The name of Antonio Carmona is indissolubly linked to that of Ketama, although he isn't one of its founding members. He is the singer and leader or, at the very least, the most visible element of the band. He has also been considered one of the best percussionists in the country. He has been the main divulger of the Peruvian cajón, which was introduced into flamenco by the Brazilian percussionist Rubem Dantas.
He is one of the leading representatives of new flamenco, or of the fusion of flamenco with other genres, a style that he has mainly developed within the ranks of Ketama. However, before reaching this level of crossbreeding, he was already a deep connoisseur of pure flamenco, due to his origins: he is the son of Juan el Habichuela. On some occasions he has expressed the need to return to their roots.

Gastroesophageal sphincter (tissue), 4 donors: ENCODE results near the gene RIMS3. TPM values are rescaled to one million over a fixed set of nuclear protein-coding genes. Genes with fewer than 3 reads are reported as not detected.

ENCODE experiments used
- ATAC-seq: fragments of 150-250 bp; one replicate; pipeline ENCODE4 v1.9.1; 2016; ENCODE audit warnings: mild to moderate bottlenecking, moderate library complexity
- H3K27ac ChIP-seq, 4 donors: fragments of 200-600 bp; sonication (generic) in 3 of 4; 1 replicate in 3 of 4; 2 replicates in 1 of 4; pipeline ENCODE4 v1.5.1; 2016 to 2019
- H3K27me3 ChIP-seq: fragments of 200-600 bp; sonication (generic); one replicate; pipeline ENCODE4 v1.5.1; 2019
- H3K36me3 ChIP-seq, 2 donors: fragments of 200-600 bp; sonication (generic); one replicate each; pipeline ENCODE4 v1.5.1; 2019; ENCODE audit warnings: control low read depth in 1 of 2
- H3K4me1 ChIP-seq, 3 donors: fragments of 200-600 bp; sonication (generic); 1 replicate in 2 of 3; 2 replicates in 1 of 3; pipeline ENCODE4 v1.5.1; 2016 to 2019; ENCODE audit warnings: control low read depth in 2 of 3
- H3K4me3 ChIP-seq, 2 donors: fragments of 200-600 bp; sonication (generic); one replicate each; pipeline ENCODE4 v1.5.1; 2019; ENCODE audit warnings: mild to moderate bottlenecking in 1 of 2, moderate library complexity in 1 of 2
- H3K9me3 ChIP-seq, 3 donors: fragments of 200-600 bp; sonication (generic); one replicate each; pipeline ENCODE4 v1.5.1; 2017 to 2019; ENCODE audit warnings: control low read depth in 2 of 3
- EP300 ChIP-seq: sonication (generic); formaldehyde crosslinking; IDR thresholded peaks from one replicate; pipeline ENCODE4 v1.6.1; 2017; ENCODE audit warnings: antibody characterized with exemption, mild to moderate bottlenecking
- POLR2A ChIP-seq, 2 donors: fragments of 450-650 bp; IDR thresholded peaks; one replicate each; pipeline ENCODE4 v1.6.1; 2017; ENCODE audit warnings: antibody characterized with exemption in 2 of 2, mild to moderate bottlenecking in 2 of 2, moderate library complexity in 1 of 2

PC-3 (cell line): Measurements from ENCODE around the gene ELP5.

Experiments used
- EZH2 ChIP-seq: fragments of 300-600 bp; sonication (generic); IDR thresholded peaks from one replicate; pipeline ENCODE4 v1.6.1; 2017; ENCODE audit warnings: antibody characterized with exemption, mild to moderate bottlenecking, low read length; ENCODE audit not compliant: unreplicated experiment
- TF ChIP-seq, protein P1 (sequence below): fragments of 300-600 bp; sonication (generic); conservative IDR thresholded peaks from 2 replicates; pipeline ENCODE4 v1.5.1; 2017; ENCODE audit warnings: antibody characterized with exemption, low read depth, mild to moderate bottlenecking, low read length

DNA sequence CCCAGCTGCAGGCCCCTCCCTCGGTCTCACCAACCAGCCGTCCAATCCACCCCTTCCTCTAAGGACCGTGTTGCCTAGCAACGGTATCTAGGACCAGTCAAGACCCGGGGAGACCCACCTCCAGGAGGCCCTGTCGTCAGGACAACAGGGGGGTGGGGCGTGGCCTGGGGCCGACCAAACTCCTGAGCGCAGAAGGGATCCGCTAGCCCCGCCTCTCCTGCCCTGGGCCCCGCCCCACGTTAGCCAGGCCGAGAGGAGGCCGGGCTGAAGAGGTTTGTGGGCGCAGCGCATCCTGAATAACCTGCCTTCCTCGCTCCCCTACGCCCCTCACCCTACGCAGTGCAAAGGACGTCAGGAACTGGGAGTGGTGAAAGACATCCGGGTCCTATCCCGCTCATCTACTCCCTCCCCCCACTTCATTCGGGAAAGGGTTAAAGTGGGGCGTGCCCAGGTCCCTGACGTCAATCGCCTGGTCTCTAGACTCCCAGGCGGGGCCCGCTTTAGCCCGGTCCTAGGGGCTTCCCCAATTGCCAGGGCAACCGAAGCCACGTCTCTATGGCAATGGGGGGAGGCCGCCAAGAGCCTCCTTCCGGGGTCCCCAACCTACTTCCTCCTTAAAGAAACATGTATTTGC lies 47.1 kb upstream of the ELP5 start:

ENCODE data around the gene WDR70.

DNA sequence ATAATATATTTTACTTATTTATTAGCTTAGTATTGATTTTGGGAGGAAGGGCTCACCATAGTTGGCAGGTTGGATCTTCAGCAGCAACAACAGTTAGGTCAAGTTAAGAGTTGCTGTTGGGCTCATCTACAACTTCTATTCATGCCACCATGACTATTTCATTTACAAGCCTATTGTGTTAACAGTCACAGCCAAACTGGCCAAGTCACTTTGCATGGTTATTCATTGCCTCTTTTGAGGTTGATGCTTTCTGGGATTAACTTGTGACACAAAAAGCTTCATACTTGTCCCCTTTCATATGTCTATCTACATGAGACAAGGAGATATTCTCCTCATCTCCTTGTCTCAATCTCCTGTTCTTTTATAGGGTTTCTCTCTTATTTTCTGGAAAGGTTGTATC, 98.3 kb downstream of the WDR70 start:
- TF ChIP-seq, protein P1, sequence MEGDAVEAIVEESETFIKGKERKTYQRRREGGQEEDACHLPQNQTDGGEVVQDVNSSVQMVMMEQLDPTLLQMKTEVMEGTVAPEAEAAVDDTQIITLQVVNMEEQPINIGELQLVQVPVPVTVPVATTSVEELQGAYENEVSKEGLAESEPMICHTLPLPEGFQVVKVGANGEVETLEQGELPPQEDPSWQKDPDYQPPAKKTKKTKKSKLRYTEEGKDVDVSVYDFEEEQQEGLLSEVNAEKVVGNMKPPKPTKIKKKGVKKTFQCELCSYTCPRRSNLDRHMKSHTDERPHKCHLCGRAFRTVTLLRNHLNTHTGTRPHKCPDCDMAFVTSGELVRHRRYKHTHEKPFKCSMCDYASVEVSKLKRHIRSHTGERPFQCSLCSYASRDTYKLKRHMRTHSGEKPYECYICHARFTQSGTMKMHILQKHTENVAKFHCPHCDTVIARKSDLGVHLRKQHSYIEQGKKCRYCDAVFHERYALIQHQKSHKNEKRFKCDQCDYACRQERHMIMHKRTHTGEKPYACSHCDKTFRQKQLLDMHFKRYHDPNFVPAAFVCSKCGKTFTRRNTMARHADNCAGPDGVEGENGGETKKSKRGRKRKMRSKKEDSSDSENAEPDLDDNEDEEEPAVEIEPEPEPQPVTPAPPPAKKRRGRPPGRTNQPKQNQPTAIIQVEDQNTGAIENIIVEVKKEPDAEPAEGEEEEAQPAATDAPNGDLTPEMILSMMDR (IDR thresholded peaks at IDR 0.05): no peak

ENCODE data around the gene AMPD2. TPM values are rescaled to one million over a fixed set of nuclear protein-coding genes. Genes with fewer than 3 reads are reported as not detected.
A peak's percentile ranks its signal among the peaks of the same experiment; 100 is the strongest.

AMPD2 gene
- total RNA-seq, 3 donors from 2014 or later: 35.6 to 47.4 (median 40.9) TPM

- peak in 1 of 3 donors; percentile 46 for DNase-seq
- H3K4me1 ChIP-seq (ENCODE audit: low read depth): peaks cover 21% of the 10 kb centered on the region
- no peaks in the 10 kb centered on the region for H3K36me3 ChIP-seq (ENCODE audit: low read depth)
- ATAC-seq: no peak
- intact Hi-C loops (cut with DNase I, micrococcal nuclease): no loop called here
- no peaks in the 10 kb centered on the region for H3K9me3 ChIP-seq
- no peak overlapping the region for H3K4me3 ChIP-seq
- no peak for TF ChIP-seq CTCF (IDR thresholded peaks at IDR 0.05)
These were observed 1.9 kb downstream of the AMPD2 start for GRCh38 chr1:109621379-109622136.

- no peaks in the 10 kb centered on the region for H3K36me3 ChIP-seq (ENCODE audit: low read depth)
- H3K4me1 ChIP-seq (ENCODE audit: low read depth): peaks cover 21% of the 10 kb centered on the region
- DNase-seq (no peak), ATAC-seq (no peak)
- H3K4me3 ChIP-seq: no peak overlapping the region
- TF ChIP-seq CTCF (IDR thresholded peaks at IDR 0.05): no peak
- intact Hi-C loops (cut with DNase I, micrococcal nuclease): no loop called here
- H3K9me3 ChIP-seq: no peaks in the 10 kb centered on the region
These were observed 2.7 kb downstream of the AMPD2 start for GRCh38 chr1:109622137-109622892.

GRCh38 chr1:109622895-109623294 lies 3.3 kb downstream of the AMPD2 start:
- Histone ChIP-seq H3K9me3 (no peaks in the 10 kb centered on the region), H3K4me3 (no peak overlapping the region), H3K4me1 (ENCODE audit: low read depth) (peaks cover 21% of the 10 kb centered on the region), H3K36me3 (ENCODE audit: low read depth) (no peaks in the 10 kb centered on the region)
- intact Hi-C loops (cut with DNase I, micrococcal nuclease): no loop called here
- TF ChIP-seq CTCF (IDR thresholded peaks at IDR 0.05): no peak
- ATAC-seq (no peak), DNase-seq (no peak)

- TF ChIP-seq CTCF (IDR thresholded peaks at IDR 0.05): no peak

He has also taken his first steps in cinema. Antonio Carmona appeared in the picture "Gitano" (2000), in which he shared the shoot with Joaquín Cortés, Pilar Bardem and Laetitia Casta. Alongside the Portuguese actress María de Medeiros, he was one of the protagonists of the film "Go for Gold!" (1997), which was backed by Wim Wenders and directed by Lucien Segura. He also appeared in "Berlín Blues" by Ricardo Franco.
After the break-up of Ketama, the band to which his career was tied for over 20 years, Antonio Carmona has embarked upon his solo career with the album "Vengo venenoso".
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